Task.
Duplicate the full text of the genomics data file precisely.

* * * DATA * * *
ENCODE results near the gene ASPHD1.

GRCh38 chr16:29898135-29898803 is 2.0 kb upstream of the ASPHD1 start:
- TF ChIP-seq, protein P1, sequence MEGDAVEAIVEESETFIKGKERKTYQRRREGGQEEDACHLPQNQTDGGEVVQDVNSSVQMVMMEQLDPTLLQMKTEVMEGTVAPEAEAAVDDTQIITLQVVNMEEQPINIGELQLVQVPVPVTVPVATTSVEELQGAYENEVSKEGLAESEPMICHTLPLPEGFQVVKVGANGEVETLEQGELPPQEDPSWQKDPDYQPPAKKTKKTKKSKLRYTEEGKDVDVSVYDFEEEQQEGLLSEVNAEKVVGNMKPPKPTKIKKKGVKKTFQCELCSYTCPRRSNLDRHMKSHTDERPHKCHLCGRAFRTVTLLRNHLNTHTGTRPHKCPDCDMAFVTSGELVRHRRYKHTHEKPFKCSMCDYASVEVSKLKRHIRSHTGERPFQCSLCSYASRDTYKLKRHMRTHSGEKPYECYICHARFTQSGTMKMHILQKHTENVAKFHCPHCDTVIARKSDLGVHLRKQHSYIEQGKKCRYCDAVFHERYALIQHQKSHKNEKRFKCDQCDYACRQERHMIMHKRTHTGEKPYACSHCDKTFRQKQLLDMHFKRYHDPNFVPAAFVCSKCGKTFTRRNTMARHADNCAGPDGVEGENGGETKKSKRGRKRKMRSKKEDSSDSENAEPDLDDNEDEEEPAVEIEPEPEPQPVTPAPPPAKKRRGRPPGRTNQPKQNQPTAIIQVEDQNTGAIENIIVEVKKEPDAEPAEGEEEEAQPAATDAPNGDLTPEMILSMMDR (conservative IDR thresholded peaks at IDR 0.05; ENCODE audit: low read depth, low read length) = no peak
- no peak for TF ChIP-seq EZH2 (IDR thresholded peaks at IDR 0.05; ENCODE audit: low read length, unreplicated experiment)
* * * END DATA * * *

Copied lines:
ENCODE results near the gene ASPHD1.

GRCh38 chr16:29898135-29898803 is 2.0 kb upstream of the ASPHD1 start:
- TF ChIP-seq, protein P1, sequence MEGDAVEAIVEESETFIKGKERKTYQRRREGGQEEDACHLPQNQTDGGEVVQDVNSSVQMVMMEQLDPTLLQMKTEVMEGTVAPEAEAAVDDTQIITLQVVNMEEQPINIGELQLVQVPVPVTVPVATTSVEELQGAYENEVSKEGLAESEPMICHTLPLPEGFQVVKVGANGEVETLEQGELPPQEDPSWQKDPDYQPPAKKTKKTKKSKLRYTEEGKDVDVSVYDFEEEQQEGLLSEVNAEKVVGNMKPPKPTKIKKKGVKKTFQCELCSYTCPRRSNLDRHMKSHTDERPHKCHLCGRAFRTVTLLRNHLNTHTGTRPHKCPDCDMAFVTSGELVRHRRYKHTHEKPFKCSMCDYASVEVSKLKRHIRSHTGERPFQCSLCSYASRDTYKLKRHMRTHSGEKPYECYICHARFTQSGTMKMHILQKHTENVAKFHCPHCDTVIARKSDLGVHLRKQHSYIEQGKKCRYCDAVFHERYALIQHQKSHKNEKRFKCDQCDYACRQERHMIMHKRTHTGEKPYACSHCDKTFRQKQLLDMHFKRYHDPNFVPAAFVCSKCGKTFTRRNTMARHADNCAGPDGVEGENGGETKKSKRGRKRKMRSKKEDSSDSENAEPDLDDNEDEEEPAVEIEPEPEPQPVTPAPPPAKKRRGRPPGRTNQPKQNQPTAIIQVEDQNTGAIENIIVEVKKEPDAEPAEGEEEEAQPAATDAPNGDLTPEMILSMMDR (conservative IDR thresholded peaks at IDR 0.05; ENCODE audit: low read depth, low read length) = no peak
- no peak for TF ChIP-seq EZH2 (IDR thresholded peaks at IDR 0.05; ENCODE audit: low read length, unreplicated experiment)